Bilateral symmetrical weakness of acute onset is not very uncommon and the differential varies widely from life-threatening neurological illnesses to metabolic and electrolyte derangements. We report the case of a young female with severe muscle weakness, respiratory distress and hypokalemia who required immediate intubation on arrival to emergency department. During hospital course, even after normalisation of serum potassium and some improvement in limb weakness, patient failed multiple attempts of extubation because of type II respiratory failure. Subsequently, acetyl cholinesterase antibodies were checked which came out positive, and diagnosis of myasthenia gravis and hypokalemic periodic paralysis was made. She was successfully extubated after intravenous pulse steroids, pyridostigmine and plasmapheresis. Patient was finally discharged home on oral steroids, pyridostigmine and azathioprine. In a patient presenting with hypokalemic weakness, the suspicion of a second disorder should be very high if weakness fails to resolve following correction of hypokalemia.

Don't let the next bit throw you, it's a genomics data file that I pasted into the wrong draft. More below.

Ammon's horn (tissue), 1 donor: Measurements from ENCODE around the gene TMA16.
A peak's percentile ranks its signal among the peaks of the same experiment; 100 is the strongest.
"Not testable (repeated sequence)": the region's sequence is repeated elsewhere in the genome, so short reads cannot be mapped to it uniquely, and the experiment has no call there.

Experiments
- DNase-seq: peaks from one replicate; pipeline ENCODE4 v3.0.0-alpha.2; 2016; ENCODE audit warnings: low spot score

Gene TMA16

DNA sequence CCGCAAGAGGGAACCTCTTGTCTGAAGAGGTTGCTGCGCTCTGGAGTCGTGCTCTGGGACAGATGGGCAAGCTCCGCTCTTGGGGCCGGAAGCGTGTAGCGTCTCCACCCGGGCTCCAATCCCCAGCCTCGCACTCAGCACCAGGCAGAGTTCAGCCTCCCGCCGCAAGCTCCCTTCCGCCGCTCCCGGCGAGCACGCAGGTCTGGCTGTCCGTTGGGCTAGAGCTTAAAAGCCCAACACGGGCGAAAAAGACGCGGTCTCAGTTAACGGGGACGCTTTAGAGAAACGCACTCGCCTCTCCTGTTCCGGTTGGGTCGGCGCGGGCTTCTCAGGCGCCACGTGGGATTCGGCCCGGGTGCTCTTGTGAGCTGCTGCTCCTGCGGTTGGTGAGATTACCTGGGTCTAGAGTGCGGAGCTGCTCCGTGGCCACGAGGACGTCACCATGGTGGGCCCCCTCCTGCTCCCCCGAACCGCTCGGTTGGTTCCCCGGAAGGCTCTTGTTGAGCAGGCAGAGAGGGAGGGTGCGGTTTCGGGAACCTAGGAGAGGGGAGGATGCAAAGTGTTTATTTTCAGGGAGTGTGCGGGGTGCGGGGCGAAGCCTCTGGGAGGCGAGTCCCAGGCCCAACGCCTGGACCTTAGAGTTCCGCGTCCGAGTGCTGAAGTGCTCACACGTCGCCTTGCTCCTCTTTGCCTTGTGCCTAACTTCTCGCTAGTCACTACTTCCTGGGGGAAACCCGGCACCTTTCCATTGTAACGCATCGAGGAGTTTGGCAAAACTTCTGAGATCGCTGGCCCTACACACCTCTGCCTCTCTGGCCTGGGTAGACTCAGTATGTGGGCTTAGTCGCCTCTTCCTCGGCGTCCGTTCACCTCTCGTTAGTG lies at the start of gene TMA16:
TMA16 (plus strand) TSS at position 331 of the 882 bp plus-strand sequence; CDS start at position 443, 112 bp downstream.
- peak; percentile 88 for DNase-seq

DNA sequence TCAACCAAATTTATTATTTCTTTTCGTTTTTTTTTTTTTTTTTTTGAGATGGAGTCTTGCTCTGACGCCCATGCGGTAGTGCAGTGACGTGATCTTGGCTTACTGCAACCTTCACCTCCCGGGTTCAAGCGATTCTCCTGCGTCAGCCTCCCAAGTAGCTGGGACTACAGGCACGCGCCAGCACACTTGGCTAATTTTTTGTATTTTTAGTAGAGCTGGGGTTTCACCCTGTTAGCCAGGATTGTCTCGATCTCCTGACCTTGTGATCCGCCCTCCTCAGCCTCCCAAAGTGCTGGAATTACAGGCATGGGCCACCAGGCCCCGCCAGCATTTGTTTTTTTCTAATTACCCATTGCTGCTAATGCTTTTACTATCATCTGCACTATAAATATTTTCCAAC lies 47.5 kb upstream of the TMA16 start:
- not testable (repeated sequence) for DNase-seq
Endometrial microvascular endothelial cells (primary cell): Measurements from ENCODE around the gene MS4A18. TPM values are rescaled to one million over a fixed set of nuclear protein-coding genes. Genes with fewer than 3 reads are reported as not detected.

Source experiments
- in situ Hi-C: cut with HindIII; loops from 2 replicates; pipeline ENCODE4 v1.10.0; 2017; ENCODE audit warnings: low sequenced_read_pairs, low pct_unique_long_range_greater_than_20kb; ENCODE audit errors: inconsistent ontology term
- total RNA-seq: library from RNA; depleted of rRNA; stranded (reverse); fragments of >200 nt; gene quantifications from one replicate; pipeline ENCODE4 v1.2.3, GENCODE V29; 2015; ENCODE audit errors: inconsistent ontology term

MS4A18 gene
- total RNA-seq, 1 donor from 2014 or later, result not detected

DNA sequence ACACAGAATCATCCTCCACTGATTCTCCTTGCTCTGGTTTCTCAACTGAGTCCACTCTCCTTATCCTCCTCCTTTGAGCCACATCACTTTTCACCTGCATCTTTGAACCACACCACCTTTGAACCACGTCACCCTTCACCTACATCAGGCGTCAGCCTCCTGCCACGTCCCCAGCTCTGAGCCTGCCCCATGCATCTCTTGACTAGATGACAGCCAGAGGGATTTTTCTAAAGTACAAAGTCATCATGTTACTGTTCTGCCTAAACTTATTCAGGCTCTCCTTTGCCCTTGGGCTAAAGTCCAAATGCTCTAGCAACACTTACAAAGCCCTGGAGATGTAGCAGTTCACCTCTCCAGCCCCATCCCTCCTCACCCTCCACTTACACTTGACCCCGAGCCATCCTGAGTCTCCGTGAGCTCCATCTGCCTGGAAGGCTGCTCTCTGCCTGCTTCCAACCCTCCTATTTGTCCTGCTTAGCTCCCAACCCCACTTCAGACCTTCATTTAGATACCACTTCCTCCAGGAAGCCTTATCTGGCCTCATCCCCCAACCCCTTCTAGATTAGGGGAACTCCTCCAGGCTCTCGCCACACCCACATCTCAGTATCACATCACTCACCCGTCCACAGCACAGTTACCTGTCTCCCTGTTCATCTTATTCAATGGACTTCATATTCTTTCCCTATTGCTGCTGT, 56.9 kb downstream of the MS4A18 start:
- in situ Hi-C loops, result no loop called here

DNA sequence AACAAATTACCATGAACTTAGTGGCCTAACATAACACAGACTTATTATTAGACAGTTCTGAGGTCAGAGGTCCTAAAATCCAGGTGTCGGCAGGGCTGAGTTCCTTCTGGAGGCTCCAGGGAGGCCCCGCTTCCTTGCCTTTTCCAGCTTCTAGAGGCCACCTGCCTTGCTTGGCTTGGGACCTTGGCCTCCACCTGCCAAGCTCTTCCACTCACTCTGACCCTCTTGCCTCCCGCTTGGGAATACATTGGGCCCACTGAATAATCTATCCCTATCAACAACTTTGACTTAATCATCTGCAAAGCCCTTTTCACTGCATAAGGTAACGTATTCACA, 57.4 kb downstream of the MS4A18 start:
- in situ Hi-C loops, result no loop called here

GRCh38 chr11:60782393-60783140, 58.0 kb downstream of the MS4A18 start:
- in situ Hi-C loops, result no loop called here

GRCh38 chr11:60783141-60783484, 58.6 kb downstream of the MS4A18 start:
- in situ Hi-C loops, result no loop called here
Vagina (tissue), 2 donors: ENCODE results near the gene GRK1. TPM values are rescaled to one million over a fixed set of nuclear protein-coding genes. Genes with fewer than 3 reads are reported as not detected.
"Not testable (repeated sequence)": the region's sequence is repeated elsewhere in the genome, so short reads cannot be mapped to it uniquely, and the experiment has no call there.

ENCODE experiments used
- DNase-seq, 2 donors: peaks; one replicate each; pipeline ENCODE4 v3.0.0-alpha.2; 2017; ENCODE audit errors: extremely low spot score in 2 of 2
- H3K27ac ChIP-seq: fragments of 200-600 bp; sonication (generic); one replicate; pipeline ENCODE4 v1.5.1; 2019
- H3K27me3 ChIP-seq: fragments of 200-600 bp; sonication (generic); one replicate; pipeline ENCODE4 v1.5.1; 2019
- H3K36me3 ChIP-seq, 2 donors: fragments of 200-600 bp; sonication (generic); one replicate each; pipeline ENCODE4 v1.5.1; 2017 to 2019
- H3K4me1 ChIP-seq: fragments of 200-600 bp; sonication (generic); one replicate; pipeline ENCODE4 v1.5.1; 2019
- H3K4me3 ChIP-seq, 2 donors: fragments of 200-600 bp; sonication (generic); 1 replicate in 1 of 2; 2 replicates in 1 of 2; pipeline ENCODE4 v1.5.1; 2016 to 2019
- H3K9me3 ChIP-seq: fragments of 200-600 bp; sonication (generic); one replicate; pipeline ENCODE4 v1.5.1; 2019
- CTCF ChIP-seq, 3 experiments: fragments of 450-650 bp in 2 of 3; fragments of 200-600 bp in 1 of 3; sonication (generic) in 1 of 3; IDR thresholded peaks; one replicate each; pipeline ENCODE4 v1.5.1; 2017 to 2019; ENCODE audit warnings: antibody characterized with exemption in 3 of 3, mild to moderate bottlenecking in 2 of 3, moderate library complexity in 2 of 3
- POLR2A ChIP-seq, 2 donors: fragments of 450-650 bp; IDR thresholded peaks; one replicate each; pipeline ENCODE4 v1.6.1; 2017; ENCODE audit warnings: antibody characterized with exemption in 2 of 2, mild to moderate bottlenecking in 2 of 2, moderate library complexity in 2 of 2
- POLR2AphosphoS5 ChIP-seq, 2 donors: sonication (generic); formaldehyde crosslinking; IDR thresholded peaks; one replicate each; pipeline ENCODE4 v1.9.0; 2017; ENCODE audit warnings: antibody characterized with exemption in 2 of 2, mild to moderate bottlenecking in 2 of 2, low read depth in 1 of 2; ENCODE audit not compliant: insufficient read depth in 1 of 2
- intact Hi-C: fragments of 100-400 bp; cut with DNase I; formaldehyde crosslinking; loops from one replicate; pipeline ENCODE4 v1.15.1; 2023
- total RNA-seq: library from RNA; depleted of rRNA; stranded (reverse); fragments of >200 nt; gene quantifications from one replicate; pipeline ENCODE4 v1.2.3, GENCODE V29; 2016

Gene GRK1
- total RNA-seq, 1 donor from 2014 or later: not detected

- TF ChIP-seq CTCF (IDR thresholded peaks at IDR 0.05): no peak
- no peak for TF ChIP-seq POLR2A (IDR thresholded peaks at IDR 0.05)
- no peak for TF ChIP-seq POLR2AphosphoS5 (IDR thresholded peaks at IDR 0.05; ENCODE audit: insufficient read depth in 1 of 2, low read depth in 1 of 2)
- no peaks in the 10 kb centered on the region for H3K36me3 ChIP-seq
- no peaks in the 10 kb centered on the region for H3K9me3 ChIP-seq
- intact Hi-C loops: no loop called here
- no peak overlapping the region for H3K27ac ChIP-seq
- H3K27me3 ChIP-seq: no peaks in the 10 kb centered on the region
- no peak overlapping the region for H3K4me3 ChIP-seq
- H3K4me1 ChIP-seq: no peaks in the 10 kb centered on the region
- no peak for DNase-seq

- fluid electrolyte and acid-base disturbances
- muscle disease
Statistics from Altmetric.com
If you wish to reuse any or all of this article please use the link below which will take you to the Copyright Clearance Center’s RightsLink service. You will be able to get a quick price and instant permission to reuse the content in many different ways.
Contributors FGK conceived the case presentation design, carried out the literature review and drafted the case presentation, discussion and the abstract. SN carried out literature search and drafted the manuscript. All the authors have read and approved the final manuscript.
Funding The authors have not declared a specific grant for this research from any funding agency in the public, commercial or not-for-profit sectors.
Competing interests None declared.
Patient consent for publication Next of kin consent obtained.
Provenance and peer review Not commissioned; externally peer reviewed.